January 16: MDP Associate Director Carla Roncoli was appointed Editor of Weather, Climate, and Society (WCAS), one of the journals of the American Meteorological Society. WCAS is an impactful journal that publishes rigorous social science research on the human dimension of climate change, including economic, political, institutional, and communication aspects of climate change adaptation and mitigation. The journal’s editors coordinate peer reviews of submitted manuscripts and make publication decisions. They are selected among recognized scientists in relevant fields, and function on a voluntary basis as part of their academic service. For the last 20 years, Dr. Roncoli has been involved in interdisciplinary research on the role of climate information in agricultural decision-making among smallholder farmers in Africa.

Intern Spotlight: Global Ministries

January 9: This story was written by Marc Anthony Branch, a 2019 MDP candidate currently serving as a Water, Sanitation, and Hygiene (WASH) intern with the United Methodist Committee on Relief (UMCOR), which is part the General Board of Global Ministries of the United Methodist Church. "My work was split between resource development and monitoring & evaluation for the program. With WASH grants being implemented in more than 13 countries, there was a need for guidance on project design and implementation. Therefore, over the course of the semester, I designed a technical support manual for WASH grantees in the field that outlined: 1) the project framework and activities funded in the WASH portfolio, 2) proper monitoring & evaluation practices, 3) project resources detailing designs, best practices, etc. for each activity we fund, 4) how to adopt WASH projects culturally and contextually, and 5) additional sourcing of funding for further projects. Overall, the manual seeks to answer our partners’ questions and foster creative WASH in the field.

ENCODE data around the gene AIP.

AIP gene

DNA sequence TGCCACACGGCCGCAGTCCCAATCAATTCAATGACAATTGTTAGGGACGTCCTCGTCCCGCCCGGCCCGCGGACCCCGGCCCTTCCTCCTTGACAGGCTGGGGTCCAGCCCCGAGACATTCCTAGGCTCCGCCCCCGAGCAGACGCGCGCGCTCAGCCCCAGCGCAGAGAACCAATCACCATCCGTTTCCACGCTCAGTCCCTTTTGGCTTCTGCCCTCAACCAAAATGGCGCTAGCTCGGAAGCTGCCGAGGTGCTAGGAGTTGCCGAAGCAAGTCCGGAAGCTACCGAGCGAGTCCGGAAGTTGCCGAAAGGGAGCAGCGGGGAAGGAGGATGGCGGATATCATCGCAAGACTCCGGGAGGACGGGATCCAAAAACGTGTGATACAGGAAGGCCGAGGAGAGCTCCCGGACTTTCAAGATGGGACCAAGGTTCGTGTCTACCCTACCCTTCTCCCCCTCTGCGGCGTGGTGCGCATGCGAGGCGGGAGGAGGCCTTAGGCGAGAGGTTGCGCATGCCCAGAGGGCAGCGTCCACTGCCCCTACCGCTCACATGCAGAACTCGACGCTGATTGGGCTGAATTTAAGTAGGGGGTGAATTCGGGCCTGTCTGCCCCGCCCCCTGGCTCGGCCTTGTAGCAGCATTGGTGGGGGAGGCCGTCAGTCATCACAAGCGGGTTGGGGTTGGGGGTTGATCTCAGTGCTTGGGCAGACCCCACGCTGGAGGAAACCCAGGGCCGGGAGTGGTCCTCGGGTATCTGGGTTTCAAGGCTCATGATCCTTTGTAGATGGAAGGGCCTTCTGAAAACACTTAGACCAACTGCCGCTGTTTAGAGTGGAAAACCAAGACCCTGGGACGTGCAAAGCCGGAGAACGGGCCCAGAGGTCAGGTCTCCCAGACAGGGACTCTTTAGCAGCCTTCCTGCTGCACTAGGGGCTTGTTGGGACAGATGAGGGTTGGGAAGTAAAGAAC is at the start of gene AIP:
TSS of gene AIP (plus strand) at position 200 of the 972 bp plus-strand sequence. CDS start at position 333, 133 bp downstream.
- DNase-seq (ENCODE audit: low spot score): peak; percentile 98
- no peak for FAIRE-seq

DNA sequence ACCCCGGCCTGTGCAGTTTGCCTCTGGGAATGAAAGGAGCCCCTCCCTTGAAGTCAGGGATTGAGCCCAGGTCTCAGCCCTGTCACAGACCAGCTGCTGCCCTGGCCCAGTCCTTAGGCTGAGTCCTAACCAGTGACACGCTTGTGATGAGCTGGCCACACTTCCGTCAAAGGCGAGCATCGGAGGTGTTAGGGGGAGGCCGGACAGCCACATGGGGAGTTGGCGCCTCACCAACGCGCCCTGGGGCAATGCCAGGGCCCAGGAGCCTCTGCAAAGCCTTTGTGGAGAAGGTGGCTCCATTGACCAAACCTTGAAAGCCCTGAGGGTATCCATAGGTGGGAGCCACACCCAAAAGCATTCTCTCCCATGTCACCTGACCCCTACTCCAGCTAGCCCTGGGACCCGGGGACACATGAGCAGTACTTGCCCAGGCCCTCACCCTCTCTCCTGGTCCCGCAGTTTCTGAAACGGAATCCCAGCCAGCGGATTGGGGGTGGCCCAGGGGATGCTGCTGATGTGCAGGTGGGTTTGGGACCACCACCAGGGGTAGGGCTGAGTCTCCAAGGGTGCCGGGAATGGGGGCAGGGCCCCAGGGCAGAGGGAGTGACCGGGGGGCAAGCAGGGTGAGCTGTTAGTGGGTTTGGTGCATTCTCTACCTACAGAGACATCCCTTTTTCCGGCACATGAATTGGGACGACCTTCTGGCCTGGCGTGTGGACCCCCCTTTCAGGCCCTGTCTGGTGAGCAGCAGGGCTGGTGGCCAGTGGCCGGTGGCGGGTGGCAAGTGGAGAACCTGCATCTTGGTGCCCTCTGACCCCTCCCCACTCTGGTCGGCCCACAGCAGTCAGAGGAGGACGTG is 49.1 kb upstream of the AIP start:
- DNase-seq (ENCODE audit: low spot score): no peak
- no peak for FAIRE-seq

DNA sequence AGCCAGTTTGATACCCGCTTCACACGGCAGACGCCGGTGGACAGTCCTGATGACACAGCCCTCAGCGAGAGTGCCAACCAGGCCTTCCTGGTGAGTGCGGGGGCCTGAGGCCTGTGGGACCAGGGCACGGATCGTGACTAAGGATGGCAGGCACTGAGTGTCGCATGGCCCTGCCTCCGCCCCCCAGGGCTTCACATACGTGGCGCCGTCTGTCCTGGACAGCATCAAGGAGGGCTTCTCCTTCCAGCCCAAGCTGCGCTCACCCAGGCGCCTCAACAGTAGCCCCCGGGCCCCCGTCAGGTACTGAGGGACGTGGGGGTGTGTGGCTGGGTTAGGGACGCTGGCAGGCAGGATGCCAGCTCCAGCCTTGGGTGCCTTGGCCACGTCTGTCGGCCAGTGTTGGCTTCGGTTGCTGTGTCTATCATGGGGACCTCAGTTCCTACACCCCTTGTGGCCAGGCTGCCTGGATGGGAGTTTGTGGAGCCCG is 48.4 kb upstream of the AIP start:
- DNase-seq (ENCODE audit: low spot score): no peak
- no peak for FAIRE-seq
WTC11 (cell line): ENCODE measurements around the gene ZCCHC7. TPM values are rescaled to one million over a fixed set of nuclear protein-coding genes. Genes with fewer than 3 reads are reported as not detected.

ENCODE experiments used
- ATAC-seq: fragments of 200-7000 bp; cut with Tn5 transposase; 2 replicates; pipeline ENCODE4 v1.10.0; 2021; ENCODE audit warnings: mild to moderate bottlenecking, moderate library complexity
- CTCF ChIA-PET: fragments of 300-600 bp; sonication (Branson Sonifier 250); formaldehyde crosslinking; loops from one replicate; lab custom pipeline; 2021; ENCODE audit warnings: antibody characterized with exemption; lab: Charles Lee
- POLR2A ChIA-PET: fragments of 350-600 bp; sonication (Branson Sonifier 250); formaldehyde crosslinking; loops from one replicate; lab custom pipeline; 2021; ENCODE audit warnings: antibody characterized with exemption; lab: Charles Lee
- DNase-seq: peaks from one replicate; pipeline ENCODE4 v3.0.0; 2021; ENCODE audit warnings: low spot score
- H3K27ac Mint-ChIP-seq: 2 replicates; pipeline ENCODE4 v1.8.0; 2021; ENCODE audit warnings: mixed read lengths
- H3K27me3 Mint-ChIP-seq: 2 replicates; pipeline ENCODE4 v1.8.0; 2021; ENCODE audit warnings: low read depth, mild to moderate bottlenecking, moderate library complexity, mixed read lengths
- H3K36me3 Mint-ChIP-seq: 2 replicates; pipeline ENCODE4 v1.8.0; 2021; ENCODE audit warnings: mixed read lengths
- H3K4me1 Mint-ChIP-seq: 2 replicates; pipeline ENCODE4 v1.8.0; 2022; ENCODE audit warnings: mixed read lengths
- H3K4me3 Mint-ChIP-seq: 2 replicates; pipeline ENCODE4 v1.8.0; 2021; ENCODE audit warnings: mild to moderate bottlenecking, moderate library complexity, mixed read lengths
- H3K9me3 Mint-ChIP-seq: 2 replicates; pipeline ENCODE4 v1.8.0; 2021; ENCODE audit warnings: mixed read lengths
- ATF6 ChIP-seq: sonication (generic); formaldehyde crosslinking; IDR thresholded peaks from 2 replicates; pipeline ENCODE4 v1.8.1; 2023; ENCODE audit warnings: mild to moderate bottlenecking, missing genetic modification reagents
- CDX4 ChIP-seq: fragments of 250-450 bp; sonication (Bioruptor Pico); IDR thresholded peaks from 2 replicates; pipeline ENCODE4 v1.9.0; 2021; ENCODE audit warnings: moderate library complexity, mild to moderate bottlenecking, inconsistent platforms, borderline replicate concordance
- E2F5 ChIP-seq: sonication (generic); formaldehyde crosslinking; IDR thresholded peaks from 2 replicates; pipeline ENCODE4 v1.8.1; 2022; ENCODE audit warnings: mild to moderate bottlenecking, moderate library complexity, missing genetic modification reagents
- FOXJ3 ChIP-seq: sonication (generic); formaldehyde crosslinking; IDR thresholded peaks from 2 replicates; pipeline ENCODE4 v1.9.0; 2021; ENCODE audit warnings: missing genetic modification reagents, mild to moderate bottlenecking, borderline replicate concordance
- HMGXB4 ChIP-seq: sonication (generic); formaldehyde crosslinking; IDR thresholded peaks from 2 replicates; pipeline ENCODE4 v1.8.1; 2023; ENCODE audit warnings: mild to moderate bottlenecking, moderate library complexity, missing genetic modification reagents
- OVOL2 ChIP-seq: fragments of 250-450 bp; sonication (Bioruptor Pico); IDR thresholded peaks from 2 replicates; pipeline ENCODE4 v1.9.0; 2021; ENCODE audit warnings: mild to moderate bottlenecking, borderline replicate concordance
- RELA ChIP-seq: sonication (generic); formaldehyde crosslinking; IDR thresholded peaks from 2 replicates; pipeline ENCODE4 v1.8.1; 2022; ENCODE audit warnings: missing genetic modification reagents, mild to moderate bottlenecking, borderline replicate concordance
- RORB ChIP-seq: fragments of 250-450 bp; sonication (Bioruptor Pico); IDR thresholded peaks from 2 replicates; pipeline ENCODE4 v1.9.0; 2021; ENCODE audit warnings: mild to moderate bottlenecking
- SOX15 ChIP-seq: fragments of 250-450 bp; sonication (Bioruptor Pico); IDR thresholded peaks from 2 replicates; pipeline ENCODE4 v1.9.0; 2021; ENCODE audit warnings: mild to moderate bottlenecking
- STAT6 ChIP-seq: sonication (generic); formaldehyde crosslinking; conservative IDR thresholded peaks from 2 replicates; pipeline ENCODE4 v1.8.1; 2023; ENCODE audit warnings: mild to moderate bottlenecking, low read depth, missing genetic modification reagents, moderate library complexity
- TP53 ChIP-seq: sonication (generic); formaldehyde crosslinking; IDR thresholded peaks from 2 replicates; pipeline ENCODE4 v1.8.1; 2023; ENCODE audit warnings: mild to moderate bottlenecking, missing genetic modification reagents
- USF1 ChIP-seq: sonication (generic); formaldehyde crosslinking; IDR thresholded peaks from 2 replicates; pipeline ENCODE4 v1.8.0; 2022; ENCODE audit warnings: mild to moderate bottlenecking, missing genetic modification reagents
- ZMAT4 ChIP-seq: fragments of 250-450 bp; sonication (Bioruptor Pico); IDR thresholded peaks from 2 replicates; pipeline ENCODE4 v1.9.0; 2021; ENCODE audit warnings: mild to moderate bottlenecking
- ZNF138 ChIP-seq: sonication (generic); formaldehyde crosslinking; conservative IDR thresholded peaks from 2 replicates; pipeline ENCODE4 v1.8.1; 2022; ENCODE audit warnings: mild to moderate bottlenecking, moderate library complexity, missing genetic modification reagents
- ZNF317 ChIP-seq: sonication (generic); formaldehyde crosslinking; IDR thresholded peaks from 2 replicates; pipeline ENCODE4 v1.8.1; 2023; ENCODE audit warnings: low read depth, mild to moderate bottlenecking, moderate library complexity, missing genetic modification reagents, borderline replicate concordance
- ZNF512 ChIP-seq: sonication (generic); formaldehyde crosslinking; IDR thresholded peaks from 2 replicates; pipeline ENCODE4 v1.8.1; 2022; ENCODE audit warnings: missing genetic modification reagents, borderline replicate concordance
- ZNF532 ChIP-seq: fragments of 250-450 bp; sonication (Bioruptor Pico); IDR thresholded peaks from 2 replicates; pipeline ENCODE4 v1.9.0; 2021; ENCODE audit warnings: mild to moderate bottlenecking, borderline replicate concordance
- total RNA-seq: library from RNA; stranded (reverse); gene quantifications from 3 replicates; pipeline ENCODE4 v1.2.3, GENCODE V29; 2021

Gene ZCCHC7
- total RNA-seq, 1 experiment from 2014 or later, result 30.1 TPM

Intern Spotlight: CARE

January 2: This story was written by Katie Pons, a 2019 MDP candidate currently serving as a Knowledge Management and Learning Intern with CARE. "In this position, I help build and maintain key knowledge management platforms, create project briefs based on program evaluations and existing technical content, assist in the creation of key knowledge products (such as reports and position papers), and contribute to fundraising efforts. I aim to synthesize CARE’s learning and program work to improve future programming, impact, and advocacy. CARE supports a wide range of initiatives globally and, through this position, I have gained exposure to a variety of programs in terms of both technical capacity and geographic location. This internship has been an incredibly valuable contribution to my MDP experience. The exposure helps ground the theoretical concepts from the classroom in real world examples and contributes to my vision of where I best fit as a development practitioner.